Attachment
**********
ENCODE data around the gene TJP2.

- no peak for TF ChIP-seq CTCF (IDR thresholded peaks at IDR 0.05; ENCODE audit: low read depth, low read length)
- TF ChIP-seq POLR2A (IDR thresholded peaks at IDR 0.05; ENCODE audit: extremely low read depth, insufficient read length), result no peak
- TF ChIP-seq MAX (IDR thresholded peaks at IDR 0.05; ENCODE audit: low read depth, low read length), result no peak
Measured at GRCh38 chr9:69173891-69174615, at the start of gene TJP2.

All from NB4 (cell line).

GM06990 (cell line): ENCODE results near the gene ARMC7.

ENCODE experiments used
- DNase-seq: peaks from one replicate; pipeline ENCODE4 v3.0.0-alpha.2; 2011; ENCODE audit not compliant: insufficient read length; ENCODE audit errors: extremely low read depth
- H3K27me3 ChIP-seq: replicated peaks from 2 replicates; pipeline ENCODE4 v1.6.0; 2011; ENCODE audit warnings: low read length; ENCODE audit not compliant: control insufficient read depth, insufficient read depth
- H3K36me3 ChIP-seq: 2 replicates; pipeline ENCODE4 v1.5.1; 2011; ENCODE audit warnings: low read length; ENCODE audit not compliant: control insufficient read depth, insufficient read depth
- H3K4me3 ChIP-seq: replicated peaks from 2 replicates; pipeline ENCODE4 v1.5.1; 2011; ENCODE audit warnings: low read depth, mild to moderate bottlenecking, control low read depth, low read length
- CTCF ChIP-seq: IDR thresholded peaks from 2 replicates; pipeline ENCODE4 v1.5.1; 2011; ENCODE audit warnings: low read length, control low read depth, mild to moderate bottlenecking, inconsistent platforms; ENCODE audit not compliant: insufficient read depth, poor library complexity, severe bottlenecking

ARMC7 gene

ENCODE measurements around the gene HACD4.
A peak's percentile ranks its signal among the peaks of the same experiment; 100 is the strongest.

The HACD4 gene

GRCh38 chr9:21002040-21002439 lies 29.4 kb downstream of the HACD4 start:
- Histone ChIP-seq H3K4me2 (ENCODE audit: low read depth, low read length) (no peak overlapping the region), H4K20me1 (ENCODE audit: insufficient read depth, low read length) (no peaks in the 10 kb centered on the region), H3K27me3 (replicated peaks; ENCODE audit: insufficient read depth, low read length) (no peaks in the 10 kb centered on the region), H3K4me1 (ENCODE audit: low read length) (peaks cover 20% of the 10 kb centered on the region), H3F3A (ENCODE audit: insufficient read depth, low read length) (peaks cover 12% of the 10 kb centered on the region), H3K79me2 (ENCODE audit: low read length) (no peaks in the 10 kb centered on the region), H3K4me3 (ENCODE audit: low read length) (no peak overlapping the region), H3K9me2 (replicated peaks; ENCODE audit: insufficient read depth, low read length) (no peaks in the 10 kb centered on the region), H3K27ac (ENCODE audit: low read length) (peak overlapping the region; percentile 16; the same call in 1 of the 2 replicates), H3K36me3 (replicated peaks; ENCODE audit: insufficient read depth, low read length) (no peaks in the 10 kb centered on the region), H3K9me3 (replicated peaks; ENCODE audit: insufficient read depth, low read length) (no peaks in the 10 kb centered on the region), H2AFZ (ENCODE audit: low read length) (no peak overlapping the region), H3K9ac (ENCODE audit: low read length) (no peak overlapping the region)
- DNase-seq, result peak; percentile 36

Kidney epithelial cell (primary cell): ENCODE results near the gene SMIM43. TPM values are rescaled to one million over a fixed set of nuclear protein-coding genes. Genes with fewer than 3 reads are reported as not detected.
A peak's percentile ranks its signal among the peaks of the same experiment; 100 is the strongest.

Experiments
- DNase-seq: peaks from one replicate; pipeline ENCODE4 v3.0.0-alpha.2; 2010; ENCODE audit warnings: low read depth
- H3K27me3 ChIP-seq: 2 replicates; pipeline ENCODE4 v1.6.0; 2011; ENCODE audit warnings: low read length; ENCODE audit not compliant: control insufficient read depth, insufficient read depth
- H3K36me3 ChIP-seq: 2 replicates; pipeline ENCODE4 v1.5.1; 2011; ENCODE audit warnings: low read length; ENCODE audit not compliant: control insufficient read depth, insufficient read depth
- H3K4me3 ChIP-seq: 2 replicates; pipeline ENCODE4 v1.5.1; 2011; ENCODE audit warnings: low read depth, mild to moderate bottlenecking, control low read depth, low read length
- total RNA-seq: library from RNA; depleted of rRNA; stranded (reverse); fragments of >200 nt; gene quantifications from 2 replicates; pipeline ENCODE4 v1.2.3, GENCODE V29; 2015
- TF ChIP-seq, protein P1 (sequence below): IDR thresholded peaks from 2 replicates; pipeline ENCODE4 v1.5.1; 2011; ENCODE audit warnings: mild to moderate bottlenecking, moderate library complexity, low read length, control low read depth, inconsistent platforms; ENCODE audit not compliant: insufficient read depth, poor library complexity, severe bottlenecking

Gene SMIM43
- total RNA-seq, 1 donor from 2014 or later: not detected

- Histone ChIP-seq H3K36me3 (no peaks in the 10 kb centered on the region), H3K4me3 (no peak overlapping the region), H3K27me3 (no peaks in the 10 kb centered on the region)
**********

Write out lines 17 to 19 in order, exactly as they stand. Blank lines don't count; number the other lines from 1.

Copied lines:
The HACD4 gene

GRCh38 chr9:21002040-21002439 lies 29.4 kb downstream of the HACD4 start:
- Histone ChIP-seq H3K4me2 (ENCODE audit: low read depth, low read length) (no peak overlapping the region), H4K20me1 (ENCODE audit: insufficient read depth, low read length) (no peaks in the 10 kb centered on the region), H3K27me3 (replicated peaks; ENCODE audit: insufficient read depth, low read length) (no peaks in the 10 kb centered on the region), H3K4me1 (ENCODE audit: low read length) (peaks cover 20% of the 10 kb centered on the region), H3F3A (ENCODE audit: insufficient read depth, low read length) (peaks cover 12% of the 10 kb centered on the region), H3K79me2 (ENCODE audit: low read length) (no peaks in the 10 kb centered on the region), H3K4me3 (ENCODE audit: low read length) (no peak overlapping the region), H3K9me2 (replicated peaks; ENCODE audit: insufficient read depth, low read length) (no peaks in the 10 kb centered on the region), H3K27ac (ENCODE audit: low read length) (peak overlapping the region; percentile 16; the same call in 1 of the 2 replicates), H3K36me3 (replicated peaks; ENCODE audit: insufficient read depth, low read length) (no peaks in the 10 kb centered on the region), H3K9me3 (replicated peaks; ENCODE audit: insufficient read depth, low read length) (no peaks in the 10 kb centered on the region), H2AFZ (ENCODE audit: low read length) (no peak overlapping the region), H3K9ac (ENCODE audit: low read length) (no peak overlapping the region)